Papain: From papaya, helps break down proteins such as meat, also decreases swelling and inflammation in the colon; useful for with Crohn’s or Celiac disease and ulcers.
Peppermint: Aids in digestion, activates an anti-pain channel in the colon, (TRPM8), and reduces the pain linked to spicy foods.
Pepsin: Breaks down proteins found in meat, eggs, dairy and other foods.
Protease 3.0, 4.5, 6.0: Breaks down the peptide bonds in the protein foods separating the various amino acids needed by the body.
Protease (I & II): Breaks down proteins.
Digestive enzymes, as their name implies, help you break down food into smaller parts that can be absorbed, transported and utilized by every cell in your body. Digestion begins in your mouth, starting with saliva. As food passes into your stomach, proteins are worked on by various enzymes, mainly protease. From there, the food passes into your small intestine, (90% of digestion takes place in your small intestines) where lipase begins to break down fats, and amylase finishes off the carbohydrates.
Enzyme deficiency results in poor digestion and poor nutrient absorption. This creates a variety of gastrointestinal symptoms, including:
- Flatulence and belching
- Heartburn and acid reflux
Chronic malabsorption can lead to a variety of illnesses. Think about it—if your body doesn’t have the basic nutritional building blocks it needs, your health and ability to recover from illness will be compromised.
Besides breaking down food, enzymes (particularly the proteases) can help with gut healing, controlling pathogens, and immune support. Your immune system begins in your gut—and if you have enzyme and digestive issues, chances are your immune system isn’t functioning as well as it should be.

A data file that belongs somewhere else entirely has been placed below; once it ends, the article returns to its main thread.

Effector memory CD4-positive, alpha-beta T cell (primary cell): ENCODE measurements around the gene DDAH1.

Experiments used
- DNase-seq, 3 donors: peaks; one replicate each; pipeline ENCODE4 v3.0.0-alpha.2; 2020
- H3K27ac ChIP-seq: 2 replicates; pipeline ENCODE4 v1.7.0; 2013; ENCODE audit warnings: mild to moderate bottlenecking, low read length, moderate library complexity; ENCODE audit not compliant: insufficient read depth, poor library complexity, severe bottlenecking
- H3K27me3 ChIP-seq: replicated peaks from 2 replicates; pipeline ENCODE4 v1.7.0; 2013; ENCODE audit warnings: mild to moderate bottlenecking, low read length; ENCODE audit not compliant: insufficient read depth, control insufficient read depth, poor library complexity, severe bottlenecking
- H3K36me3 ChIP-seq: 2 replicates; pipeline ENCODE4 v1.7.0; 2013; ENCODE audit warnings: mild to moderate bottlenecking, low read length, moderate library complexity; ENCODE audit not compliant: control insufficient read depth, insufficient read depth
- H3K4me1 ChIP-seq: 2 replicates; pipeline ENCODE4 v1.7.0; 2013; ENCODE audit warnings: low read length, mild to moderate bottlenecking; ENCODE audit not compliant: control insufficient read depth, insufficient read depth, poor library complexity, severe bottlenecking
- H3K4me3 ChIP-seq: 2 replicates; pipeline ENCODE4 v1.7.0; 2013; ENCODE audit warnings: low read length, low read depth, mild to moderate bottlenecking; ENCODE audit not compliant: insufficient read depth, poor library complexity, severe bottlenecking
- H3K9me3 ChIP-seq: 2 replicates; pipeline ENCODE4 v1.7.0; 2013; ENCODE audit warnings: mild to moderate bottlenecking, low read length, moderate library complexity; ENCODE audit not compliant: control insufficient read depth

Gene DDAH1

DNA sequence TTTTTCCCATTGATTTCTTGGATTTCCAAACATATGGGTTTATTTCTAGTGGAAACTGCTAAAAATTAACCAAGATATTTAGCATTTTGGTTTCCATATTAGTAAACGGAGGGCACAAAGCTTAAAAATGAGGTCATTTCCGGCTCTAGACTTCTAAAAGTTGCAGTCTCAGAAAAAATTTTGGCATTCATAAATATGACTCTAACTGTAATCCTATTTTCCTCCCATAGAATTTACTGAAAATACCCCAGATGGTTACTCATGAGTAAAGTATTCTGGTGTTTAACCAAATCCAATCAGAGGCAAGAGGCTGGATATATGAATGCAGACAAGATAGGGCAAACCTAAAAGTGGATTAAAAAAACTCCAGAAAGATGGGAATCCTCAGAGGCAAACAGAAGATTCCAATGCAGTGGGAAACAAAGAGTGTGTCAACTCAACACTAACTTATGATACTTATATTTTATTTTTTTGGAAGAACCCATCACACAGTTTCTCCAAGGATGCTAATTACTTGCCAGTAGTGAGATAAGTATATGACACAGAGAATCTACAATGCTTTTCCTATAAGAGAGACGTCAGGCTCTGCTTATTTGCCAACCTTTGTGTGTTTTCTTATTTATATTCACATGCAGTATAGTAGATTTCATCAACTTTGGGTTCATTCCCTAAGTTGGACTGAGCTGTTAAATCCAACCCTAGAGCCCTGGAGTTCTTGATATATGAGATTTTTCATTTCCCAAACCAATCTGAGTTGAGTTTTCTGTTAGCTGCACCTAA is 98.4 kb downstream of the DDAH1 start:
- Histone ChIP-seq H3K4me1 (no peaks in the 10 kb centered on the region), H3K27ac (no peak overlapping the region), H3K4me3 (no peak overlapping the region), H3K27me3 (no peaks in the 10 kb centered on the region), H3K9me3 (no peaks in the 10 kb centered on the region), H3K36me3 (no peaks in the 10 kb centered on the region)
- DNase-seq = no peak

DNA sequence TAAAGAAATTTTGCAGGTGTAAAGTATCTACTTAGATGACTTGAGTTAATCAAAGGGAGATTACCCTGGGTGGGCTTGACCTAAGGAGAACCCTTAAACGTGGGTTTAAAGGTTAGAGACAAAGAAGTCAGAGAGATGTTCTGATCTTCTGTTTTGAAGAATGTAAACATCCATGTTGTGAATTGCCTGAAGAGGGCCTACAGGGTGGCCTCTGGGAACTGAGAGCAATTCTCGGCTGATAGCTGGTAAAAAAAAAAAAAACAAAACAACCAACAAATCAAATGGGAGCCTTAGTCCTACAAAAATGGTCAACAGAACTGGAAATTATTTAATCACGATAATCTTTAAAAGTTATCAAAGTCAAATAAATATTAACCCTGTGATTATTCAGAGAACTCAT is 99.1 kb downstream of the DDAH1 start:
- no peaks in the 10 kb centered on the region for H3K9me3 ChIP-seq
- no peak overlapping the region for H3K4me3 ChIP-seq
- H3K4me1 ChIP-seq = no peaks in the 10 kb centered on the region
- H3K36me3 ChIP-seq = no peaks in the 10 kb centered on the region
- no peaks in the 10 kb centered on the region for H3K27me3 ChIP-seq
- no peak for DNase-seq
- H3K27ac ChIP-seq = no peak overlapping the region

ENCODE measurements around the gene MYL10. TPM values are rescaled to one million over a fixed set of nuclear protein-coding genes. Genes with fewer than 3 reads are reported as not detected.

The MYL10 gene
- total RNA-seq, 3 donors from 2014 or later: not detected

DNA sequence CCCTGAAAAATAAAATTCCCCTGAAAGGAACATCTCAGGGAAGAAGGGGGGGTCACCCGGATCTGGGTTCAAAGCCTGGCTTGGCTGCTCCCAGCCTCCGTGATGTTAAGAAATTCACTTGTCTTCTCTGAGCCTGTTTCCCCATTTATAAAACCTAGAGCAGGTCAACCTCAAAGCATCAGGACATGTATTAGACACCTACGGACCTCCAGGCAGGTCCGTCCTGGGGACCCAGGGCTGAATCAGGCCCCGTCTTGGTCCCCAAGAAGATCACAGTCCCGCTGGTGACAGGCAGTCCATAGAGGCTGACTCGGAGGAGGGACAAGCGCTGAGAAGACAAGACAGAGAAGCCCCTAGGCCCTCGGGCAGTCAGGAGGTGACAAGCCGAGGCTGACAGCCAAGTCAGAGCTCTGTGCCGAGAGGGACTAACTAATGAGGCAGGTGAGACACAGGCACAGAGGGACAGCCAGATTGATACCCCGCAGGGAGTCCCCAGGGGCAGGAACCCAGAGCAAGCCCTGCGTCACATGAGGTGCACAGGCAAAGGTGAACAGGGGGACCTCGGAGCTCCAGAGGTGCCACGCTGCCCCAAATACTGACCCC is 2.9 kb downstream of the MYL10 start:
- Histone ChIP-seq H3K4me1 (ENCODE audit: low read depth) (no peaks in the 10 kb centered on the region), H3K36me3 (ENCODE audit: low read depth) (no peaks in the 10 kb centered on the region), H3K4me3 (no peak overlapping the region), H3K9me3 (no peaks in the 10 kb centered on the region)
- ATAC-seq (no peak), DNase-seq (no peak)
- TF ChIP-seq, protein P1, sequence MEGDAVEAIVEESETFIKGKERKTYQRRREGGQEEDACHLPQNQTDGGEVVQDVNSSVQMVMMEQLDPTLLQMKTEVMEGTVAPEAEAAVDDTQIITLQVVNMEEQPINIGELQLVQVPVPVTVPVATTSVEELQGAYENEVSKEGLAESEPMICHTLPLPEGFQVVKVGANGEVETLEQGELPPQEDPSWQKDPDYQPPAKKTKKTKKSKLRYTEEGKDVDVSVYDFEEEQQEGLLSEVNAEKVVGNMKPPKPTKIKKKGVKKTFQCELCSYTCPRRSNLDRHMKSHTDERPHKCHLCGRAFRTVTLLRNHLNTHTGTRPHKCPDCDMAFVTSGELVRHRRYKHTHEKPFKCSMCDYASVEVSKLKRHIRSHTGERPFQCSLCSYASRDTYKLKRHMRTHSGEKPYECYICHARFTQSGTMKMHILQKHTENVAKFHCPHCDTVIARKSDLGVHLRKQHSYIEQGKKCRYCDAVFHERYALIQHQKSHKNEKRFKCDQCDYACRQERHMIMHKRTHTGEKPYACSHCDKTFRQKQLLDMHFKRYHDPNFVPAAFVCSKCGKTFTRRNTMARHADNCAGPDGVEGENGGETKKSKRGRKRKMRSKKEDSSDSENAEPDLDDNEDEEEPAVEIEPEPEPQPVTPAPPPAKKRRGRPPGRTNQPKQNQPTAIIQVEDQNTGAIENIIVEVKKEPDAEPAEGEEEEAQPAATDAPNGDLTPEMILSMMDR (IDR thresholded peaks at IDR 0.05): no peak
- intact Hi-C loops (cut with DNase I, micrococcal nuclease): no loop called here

Complicating matters, your capacity for enzyme production also declines with age. Research has shown that your natural enzyme production starts to decline by the time you’re about 20.
Studies show that, every ten years, your body’s production of enzymes decreases by 13 percent. So by age 40, your enzyme production could be 25 percent lower than it was when you were a child. And by the time you’re 70, you could be producing only ONE-THIRD of the enzymes you need.
Making matters worse, your stomach produces less hydrochloric acid as you age, and hydrochloric acid is crucial in activating your stomach’s digestive enzymes.
When digestion of foods requires such a heavy demand, enzyme supplies run short and your enzyme-producing capacity can become exhausted. Why does this matter? The high demand for digestive enzymes depletes your body’s production of metabolic enzymes, which every cell in your body needs in order to function.
At Doctor’s Choice, we are transparent and uncompromising in product quality, which are needed in today’s society, as processed foods by definition have had their enzymes removed for greater shelf life. Once in the body, these adulterated, unnatural foods cannot easily be broken down into the component nutrients the body needs. They offer little food value and are partly responsible for blocking the digestive tract and bloodstream, and also interfering with nutrient absorption. As we have been preaching, the key is bioavailability is being available at the cellular level.